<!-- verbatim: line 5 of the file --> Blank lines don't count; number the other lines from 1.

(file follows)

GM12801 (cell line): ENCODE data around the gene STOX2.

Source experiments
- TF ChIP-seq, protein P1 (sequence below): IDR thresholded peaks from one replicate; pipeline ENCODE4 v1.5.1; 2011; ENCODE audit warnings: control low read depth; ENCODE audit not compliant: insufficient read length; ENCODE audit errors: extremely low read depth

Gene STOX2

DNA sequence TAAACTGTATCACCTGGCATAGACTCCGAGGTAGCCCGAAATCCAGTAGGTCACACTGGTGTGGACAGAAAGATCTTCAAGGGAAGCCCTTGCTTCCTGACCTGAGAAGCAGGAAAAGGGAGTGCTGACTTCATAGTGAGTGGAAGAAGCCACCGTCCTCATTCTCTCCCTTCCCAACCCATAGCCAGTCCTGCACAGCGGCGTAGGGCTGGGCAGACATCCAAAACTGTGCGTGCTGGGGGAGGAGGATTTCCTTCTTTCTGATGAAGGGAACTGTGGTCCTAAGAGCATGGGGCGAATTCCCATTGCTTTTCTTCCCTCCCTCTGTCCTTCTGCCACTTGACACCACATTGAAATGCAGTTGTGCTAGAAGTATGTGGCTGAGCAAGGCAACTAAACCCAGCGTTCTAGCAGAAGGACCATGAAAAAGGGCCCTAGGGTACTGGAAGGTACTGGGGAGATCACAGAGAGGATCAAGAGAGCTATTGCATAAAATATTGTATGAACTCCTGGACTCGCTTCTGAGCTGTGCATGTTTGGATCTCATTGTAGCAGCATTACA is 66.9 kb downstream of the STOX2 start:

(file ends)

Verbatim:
DNA sequence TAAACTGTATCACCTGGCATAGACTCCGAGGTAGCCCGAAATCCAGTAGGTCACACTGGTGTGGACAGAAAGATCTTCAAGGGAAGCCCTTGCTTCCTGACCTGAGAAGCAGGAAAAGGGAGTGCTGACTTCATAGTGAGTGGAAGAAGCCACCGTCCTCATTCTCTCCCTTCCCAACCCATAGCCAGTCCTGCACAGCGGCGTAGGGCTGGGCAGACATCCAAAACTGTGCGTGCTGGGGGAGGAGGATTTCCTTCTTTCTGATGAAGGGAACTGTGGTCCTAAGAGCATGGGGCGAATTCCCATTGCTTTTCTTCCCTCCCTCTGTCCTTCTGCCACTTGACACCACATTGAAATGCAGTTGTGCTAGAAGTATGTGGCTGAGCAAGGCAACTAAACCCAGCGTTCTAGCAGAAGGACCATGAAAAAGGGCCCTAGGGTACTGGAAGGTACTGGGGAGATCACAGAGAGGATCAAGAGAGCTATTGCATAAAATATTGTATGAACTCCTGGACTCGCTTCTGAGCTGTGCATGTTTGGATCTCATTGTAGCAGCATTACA is 66.9 kb downstream of the STOX2 start: